• Combine 1 cup granulated sugar with 1 tablespoon potato starch
  • Blend into a super fine powder

This cornstarch-free powdered sugar is ideal if you avoid corn. Potato starch is flavorless, so it won't affect the taste of recipes. Use it just like regular powdered sugar!

Granulated Sugar

Don't have the tools to make powdered sugar? No worries - you can use regular granulated sugar in some instances:

  • Best for recipes where sugar gets dissolved, like cookie batter
  • Won't work as well for dusting, as it won't be powdery
  • Substitute 1 cup granulated sugar for 1 3/4 cup powdered sugar

While not ideal for every use, granulated sugar adds the same sweetness and can work in a pinch!

When to Avoid Substitutes

While these substitutes work wonderfully in many recipes, there are some cases where powdered sugar can't easily be mimicked:

  • Delicate recipes like macarons and meringues
  • When you need an exact measurement, like for ratios in pastry dough
  • Decorative uses like sugar flowers or drizzle effects

For these specialized applications, try to have real powdered sugar on hand. But for most everyday baking needs, these substitutes will see you through!

Key Takeaway: In delicate recipes like macarons and situations requiring precise measurements, powdered sugar is difficult to replace.

Storing Your Powdered Sugar Substitute

To keep your homemade powdered sugar or sugar-free substitute fresh, store it:

  • In an airtight container
  • Away from heat and moisture
  • In a cool, dry place

Blending a fresh batch before each use will give you the best results. But you can make larger batches to keep on hand for convenience.

Proper storage will prevent your substitute from clumping or becoming difficult to blend up.


Can I make powdered sugar in a blender?

Yes, you can make powdered sugar by blending granulated sugar and cornstarch in a high-powered blender or food processor until light and powdery. Be sure to sift the mixture to remove any clumps.

Is there a keto-friendly powdered sugar?

Yes, there are several keto-friendly powdered sugar substitutes. Try monk fruit sweetener, erythritol, xylitol, or stevia blended with a little cornstarch for a powdered texture without the carbs and sugar.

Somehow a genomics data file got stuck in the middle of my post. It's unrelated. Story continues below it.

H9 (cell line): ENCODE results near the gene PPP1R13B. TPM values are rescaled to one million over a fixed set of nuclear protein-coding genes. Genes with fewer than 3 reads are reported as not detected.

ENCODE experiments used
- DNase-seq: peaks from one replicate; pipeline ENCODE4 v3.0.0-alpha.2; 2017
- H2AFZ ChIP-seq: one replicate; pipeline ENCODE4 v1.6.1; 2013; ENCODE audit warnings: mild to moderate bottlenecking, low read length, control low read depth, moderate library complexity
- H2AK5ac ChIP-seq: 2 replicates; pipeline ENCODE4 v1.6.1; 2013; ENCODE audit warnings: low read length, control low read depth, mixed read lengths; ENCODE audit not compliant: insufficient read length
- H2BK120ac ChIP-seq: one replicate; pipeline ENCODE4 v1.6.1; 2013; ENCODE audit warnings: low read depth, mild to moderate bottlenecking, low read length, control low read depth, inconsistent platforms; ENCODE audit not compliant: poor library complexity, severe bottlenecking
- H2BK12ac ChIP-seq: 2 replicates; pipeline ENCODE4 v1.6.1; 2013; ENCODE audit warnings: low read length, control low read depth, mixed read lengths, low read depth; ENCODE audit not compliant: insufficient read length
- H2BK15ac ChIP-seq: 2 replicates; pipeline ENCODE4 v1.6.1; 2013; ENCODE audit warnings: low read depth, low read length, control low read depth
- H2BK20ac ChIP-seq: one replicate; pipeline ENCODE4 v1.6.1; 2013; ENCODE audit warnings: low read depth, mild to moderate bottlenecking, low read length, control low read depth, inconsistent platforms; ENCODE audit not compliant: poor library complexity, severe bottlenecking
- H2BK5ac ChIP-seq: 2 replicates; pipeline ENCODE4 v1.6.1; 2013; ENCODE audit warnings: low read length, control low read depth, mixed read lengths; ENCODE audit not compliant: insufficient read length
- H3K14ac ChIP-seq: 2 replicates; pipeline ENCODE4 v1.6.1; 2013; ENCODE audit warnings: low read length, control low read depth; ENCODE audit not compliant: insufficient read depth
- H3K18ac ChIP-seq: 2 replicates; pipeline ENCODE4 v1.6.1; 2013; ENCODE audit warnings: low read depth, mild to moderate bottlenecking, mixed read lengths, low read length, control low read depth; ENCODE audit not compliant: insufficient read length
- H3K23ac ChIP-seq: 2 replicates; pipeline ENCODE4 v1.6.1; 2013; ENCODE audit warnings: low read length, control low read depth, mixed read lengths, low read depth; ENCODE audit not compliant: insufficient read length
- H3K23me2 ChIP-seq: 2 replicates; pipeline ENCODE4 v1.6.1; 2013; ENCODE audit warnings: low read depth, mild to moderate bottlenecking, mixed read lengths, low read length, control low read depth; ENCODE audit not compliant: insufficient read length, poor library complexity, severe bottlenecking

What can I use if I don't have cornstarch?

You can use potato starch, tapioca starch, or arrowroot powder instead of cornstarch to make homemade powdered sugar. All work well as anti-caking agents.

Can I use brown sugar as a substitute?

Brown sugar is not ideal as a powdered sugar substitute. Its higher moisture content makes it difficult to achieve a powdery texture, even when blended. Stick to white granulated sugar for best results.

Does powdered sugar go bad?

Properly stored powdered sugar can last 12-18 months before going bad. Signs of spoilage include clumping, an off smell, change in color, and mold growth. Use within a year for freshness.


While nothing quite matches the fine, powdery texture of true powdered sugar, these substitutes come close. You can replicate powdered sugar with surprising ingredients likely already in your pantry.

Whether you need a kosher, low-carb, or sugar-free option, there is a powdered sugar substitute perfect for your needs. With these simple swaps, you can keep the baking going even without powdered sugar on hand.

Next time a recipe calls for that sweet dusting of powdered sugar, don't panic. Put one of these substitutes to work so you can enjoy your favorite treats. With a little creativity and experimentation in the kitchen, you'll get delicious results using powdered sugar substitutes.

Sarah Cortez
Sarah Cortez

My name is Sarah and I'm a baker who loves trying out new recipes and flavor combinations. I decided to challenge myself to use a new spice or ingredient powder in my baking each week for a year. Some successes were the cardamom sugar cookies, vivid turmeric cake, and beetroot chocolate cupcakes. Failures included the bitter neem brownies and overwhelmingly hot ghost pepper snickerdoodles. Through this experience I've discovered amazing additions to spice up desserts while learning how to balance strong flavors. Follow my journey as I push the boundaries of baking with unique powders!